From BiblePortal Wikipedia

Charles Buck Theological Dictionary [1]

Having many languages. For the more commodious comparison of different versions of the Scriptures, they have been sometimes joined together, and called Polyglot Bibles. Origen arranged in different columns a Hebrew copy, both in Hebrew and Greek characters, with six different Greek versions. Elias Hutter, a German, about the end of the sixteenth century, published the New Testament in twelve languages, viz. Greek, Hebrew, Syriac, Latin, Italian, Spanish, French, German, Bohemian, English, Danish, Polish; and the whole Bible in Hebrew, Chaldaic, Greek, Latin, German, and a varied version. But the most esteemed collections are those in which the originals and ancient translations are conjoined; such as the Complutensian Bible, by cardinal Ximencs, a Spaniard; the king of Spain's Bible, directed by Montamis, &c. the Paris Bible of Michael Jay, a French gentleman, in ten huge volumes, folio, copies of which were published in Holland under the name of pope Alexander the Seventh; and that of Brian Walton, afterwards bishop of Chester. The last is the most regular and valuable. It contains the Hebrew and Greek originals, with Montanus's interlineary version; the Chaldee paraphrases, the Septuagint, the Samaritan Pentateuch, the Syrian and Arabic Bibles, the Persian Pentateuch and Gospels, the Ethiopian Psalms, Song of Solomon, and New Testament, with their respective Latin translations; together with the Latin Vulgate, and a large volume of various readings, to which is ordinarily joined Castel's Heptaglot Lexicon.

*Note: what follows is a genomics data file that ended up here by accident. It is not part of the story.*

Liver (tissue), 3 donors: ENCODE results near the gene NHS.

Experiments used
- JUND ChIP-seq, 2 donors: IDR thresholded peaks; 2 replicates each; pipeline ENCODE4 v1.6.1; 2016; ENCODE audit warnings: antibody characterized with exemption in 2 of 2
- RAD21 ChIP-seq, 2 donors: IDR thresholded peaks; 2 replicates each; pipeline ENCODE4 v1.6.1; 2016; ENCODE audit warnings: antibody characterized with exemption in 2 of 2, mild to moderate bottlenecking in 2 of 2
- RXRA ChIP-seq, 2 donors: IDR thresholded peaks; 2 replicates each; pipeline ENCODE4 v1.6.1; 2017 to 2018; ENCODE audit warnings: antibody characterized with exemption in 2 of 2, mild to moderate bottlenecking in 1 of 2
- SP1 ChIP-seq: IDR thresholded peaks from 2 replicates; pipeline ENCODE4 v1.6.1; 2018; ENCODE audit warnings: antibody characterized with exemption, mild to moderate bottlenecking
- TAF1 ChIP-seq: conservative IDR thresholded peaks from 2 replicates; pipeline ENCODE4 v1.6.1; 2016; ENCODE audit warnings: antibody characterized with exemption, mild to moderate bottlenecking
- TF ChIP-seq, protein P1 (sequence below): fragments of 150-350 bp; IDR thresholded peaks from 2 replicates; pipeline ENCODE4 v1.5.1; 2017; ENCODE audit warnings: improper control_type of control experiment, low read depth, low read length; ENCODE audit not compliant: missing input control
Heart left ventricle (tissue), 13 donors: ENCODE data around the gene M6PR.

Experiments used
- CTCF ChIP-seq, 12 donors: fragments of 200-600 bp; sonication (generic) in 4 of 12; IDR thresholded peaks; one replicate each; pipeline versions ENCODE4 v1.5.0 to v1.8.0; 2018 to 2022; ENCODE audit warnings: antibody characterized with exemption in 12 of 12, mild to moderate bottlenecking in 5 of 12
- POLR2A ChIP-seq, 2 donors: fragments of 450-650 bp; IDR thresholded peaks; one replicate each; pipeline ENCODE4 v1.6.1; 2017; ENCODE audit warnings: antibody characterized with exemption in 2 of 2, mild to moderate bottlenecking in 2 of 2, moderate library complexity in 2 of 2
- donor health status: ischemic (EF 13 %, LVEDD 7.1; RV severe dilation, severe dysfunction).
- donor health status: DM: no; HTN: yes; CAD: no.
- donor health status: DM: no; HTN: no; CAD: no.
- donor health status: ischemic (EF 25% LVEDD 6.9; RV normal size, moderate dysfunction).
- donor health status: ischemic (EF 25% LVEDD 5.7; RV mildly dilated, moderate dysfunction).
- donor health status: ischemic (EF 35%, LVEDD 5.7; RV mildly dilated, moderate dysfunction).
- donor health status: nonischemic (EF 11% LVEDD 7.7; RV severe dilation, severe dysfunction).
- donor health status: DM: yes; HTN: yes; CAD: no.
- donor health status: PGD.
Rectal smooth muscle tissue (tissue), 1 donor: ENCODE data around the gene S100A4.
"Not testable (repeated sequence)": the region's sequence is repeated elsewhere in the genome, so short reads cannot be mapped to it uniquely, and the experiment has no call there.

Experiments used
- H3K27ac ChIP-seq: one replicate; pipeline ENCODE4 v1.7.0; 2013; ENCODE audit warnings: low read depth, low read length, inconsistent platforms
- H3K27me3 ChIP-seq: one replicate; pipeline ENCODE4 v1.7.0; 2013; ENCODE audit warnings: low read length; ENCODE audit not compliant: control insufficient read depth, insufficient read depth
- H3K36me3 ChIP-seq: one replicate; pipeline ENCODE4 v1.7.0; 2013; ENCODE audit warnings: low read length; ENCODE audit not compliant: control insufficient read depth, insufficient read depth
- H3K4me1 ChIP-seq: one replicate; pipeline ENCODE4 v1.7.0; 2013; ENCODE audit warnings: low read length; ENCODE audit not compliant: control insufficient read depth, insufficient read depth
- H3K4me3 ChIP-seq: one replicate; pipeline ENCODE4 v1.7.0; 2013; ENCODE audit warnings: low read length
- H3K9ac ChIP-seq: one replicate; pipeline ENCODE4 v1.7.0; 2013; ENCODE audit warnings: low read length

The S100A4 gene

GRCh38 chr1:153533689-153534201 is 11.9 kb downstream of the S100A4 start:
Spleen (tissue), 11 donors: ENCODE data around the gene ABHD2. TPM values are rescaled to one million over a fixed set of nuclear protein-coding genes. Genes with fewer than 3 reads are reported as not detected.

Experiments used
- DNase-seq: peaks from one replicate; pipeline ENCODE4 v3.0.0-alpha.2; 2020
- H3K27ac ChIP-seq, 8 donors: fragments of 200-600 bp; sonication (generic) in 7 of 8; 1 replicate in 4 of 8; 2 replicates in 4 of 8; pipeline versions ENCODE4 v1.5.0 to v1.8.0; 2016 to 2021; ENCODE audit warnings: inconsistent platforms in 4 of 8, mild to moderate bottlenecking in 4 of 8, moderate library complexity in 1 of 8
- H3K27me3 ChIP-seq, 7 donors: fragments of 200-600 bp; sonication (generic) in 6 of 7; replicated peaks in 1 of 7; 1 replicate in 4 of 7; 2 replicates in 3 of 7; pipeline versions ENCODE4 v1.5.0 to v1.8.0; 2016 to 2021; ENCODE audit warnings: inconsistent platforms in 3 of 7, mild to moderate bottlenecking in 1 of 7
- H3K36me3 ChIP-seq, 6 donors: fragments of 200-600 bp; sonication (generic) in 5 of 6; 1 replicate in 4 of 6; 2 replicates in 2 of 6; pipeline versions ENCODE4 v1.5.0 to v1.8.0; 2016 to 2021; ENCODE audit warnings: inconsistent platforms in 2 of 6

See BIBLE, No. 29, 30.

Webster's Dictionary [2]

(1): ( n.) One who speaks several languages.

(2): ( n.) A book containing several versions of the same text, or containing the same subject matter in several languages; esp., the Scriptures in several languages.

(3): ( a.) Versed in, or speaking, many languages.

(4): ( a.) Containing, or made up, of, several languages; as, a polyglot lexicon, Bible.